Free Prequel to Chaos Walking Trilogy on Amazon Kindle

We talk a lot about Harry Potter here, Twilight and The Hunger Games get their fair share of posts, and we’re always looking for new titles to discuss. Books in the queue for review here include James Owen’s Imaginarium Geographica (I’ve read the first five… and hope to write something before the sixth is published!), T. M. Doran’s Toward the Gleam, Gary Gregg’s two Sporran novels, Matched by Ally Condie, The Mortal Instruments saga(s), Stephenie Meyer’s Official Illustrated Guide, and Linda Buckley-Archer’s The Gideon Trilogy. Did I mention that Lev Grossman’s sequel to The MagiciansThe Magician Kingcomes out this summer?

We’ll be all over that. I’m also reading the seven Charles Williams novels and the Narniad for alchemical and Ring Composition notes (check out the aside in chapter 9 of Shadows of Ecstasy about Coleridge and Imagination and the multiple circle and center references in the two middle chapters; did the I mention the lead figure draws his power from imagination and the “transmutations of energy”?). Lots to say there. The photo above is of the Philips Exeter Academy Library whose interior has something of a ring composition ‘turtle back’ motif.

Today, though, just a quick note about a book series with all the Potter signatures — literary alchemy, ring composition, soul triptychs, annual sacrifice and resurrection, etc. — with a taste of Hunger Games dystopia, too: Patrick Ness’ Chaos Walking. If you enjoyed these disturbing books as much as I did, you’ll want to know a free prequel to the series, ‘The New World,’ a short story Ness for the Book Trust to fill out Viola’s back story, can be downloaded to a Kindle or Kindle app (or free pdf — see comments below!). That’s almost enough to get me to purchase one of the doggone little things. If only I could fold over pages so the corner touches on an important phrase… (H/T to Justine!)


  1. Rochelle says

    I don’t own a Kindle and found a free version of the pdf here:

    It’s a good read! Not nearly as deep as the original three books, but as written to fill out Viola’s back story, it does just that.

  2. Thank you, Rochelle! I just read ‘The New World’ — and loved it.

    I’d disagree with the assessment that “it’s just back story,” though. The remarkable focus on ‘hope,’ its intersection with love, fear, and life, how Olivia understands it, and the gift of a “light shining in the darkness” is a remarkable expansion of what we know about Olivia and the origin of her transformation.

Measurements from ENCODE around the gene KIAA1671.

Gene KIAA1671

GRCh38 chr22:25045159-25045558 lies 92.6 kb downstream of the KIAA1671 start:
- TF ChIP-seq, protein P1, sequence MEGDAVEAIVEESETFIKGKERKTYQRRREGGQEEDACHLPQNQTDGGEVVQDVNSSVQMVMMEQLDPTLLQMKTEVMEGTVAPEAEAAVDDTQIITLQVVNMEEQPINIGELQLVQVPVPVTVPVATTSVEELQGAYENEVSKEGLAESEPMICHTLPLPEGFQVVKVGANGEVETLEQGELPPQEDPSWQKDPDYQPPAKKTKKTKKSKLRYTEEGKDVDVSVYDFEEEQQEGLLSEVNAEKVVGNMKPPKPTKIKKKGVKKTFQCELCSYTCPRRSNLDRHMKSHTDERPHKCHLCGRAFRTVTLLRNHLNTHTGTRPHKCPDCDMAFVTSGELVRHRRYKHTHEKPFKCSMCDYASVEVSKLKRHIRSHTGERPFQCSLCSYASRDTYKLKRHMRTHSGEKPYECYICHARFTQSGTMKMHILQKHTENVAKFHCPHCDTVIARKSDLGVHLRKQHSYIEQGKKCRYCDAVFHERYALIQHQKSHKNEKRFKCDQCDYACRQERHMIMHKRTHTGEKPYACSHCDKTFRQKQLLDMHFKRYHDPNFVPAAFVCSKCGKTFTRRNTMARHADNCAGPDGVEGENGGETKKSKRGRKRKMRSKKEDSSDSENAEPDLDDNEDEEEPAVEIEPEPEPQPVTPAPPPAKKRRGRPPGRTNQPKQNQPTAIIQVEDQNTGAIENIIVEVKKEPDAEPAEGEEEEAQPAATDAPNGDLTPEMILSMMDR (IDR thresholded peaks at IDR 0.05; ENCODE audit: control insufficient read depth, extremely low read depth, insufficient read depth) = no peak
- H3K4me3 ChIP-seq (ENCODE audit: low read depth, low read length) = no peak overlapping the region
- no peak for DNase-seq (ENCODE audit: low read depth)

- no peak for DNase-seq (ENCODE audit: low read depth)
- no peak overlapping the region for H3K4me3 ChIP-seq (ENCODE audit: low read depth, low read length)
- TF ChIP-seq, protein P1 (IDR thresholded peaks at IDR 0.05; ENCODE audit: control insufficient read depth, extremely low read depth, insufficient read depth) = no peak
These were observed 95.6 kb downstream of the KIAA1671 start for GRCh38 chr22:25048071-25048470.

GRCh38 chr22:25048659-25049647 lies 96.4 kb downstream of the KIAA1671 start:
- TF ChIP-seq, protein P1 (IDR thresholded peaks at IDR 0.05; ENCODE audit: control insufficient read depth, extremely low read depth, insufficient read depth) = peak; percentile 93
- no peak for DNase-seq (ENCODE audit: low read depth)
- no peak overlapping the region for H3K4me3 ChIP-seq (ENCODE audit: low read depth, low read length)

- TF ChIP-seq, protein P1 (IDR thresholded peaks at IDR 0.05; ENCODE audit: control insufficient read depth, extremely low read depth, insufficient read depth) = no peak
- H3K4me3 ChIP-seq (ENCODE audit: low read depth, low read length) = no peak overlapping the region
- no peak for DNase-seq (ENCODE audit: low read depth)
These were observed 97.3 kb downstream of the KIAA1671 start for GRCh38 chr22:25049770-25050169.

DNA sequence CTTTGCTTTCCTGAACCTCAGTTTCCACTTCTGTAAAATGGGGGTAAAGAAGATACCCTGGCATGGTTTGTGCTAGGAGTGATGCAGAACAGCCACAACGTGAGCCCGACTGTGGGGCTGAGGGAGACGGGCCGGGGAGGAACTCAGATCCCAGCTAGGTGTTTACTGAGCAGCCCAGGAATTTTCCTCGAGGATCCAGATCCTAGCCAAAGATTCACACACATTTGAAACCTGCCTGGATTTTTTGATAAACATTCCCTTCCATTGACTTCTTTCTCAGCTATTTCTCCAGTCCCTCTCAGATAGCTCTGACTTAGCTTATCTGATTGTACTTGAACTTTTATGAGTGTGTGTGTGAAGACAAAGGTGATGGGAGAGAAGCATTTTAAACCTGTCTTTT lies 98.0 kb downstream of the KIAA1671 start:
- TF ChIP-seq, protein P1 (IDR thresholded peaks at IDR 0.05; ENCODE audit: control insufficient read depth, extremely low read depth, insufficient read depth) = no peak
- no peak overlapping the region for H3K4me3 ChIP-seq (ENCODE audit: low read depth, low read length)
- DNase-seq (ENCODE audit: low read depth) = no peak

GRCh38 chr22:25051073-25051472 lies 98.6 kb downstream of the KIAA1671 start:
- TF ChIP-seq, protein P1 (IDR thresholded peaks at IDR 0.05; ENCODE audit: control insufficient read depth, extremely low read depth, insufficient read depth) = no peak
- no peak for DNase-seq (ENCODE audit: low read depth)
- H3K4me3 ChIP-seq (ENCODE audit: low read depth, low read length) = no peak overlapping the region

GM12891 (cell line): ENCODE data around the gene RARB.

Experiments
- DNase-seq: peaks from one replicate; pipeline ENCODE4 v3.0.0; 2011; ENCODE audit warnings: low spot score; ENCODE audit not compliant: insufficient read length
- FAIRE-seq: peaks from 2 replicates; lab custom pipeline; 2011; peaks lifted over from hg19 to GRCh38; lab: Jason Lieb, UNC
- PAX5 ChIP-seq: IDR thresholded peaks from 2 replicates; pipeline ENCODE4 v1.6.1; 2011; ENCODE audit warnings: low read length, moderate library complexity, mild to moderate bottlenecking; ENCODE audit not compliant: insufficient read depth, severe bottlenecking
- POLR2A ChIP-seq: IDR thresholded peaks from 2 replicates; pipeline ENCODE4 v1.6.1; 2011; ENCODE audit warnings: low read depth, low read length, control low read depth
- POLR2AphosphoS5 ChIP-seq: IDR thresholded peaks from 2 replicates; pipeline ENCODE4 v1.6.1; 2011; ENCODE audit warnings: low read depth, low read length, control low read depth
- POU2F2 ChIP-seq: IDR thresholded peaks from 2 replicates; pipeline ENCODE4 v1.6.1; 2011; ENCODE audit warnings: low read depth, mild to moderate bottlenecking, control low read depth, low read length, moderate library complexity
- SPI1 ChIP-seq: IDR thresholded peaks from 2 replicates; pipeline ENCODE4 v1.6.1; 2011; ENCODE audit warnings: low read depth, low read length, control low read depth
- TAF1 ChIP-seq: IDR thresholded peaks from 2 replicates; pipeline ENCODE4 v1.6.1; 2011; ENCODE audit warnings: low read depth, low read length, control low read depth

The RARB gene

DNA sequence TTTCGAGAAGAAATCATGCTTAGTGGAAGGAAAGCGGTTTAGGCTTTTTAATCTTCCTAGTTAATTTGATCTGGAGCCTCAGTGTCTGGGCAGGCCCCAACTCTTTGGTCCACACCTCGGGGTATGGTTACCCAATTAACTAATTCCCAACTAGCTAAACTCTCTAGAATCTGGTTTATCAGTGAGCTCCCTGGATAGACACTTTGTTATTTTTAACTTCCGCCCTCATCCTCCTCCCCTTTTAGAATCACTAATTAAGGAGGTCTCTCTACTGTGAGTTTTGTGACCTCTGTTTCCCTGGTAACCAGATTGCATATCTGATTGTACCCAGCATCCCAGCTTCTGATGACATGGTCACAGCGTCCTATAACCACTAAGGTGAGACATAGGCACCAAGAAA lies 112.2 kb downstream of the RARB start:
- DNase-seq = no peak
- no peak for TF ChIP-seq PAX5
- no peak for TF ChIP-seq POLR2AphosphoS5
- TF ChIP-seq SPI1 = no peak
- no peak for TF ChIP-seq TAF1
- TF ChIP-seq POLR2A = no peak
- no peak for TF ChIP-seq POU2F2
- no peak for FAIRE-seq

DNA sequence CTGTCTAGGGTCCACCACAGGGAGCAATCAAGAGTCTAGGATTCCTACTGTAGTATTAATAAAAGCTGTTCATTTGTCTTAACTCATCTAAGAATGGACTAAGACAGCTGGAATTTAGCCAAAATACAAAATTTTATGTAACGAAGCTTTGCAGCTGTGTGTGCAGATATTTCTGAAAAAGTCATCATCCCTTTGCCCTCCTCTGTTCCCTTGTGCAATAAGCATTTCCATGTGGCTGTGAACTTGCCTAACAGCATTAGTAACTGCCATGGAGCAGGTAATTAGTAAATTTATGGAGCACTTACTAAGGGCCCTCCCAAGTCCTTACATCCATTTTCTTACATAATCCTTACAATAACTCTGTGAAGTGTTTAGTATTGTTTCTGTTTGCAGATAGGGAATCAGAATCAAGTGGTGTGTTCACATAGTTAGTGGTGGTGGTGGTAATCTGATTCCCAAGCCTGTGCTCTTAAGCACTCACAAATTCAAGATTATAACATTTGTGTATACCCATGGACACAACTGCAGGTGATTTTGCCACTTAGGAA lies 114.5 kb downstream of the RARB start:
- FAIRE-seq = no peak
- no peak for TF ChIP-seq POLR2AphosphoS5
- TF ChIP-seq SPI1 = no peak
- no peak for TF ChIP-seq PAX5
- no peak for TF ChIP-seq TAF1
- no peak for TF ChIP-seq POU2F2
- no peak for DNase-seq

If you are a ‘Chaos Walking’ reader and fan, this is a must.

    Thank you again, Rochelle!

  3. Rochelle says

    Good point, about hope. Although (as I think I noted when we first started discussing this book…) her name is still Viola.

    See, my problem is I’m a copywriter by nature. I have no troubles at all noting inconsistencies and grammar problems, but some difficultly stretching out to the metanarrative.

  4. Viola vs Olivia — wow. At least I got it right in the post! Thank you for the kindness of your correction; I’m confident I’ll make this gaffe again (the way I inevitably say “Dumbledore” when I mean “Voldemort” or vice versa in every talk I give) but the catch is much appreciated. God bless copywriters!

  5. Carrie-Ann Biondi says

    I’ve not (yet) read the Chaos Walking series, but after I just read the free pdf version (thank you for that!!) of “The New World,” I can hardly wait to start. The cadence felt just right beween flashbacks and impending events, and it captured nicely the somewhat-rueful-but-can’t-seem-to-help-being-ungrateful-and-a-bit-snotty typical teenage attitude. I also loved the moment when Viola’s father is at last able to convey to her in some way the importance of hope-mingled-with-fear.

  6. Carrie-Ann Biondi says

    D’oh! My apologies on the extra italics…. I left out the all-important end-stroke for ceasing to italicize, and I cannot go in to edit.

  7. Kathleen says

    I remember as a child reading and re-reading the Taran Wanderer series by Alexander Lloyd and marveling at the journey, the cauldrons, the scary stuff, and the food replenishing bag Gurgi wore around his neck. This was all before I knew I was reading good stuff! Now I have read the first Imaginarium Geographica book (Here there be Dragons) and was struck by the similarities with the cauldron(seems like there is one in every good series, usually for nefarious purposes). This book is similar to a couple of others I have read, in the inclusion of references to other books: The Anybodies series(by N. E. Bode) is for the younger crowd, and The Eyre Affair series (by Jasper Fforde) is for adults. I am in awe of the cleverness of these stories.

  8. Kathleen says

    I did not type this in italics- it must be something in the thread?

  9. Hi John,

    Sorry to resurrect an old thread. The Kindle Deal of the Day (3-28-12) is the three Chaos Walking books for 99 cents a piece.

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